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Lecture

Introduction to Philosophy - Lecture 3


Department
Philosophy
Course Code
PHL100Y1
Professor
Peter King

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PHL100 – Lec 3 11-09-26 7:22 PM
Why philosophy came to be in Athens, Greece and not other places.
1) Because they had the only democracy unlike all other Authoritarian
societies. (Anyone could argue your opinions, and propose laws)
2) Athens had been drawn into many military conflicts and won most of
them. As a consequence, Athens became very wealthy.
To become wealthy, you needed to speak well. If you wanted to learn how to
speak well. A group of people who taught people how to speak well came to
be and charged a fair price for it. This group came to be known as the
Sophists. Then came Socrates.
Socrates seemed to be like Sophists because he too questioned traditional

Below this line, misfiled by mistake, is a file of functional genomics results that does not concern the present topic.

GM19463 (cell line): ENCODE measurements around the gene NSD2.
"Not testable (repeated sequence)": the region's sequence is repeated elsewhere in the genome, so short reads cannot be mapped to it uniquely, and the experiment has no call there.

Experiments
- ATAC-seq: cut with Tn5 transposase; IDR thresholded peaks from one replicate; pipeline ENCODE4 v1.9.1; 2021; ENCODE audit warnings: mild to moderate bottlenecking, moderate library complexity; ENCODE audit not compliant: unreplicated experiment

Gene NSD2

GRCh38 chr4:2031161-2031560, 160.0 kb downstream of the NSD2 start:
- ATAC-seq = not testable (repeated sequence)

values. He took an additional step in saying “We should raise questions, how
to act and how to live and examine them.”
Socrates always claimed he didn’t know anything (Socratic Ignorance) but
he questioned others.
‘The unexamined life is no worth living’ – Socrates
Socrates: The Apology
[i] What made Socrates distinctive, unlike any of the Sage or Sophists or
others around? According to ancient testimonies, he was distinctive in at
least seven was:
1. Socrates was notorious for pressing the “what-is-X?” question,
specifically to inquire into the nature of moral virtue (usually a
particular moral virtue).
2. Socrates’s approach, the ‘Socratic Method’ (known technically as
the ‘elenchus’), was to cross-examine his interlocutors about their
beliefs, usually on moral matters, to judge their soundness.
Typically meant to be a cooperative venture, it often ended without
definitive resolution.
3. Likewise, ‘Socratic Iron’ is a standard phrase.
4. ‘Socratic Ignorance’: Socrates always maintained that he did not
know anything, or that the only thing he knew was that he knew
nothing, or that he knew nothing value, or that he knows what he
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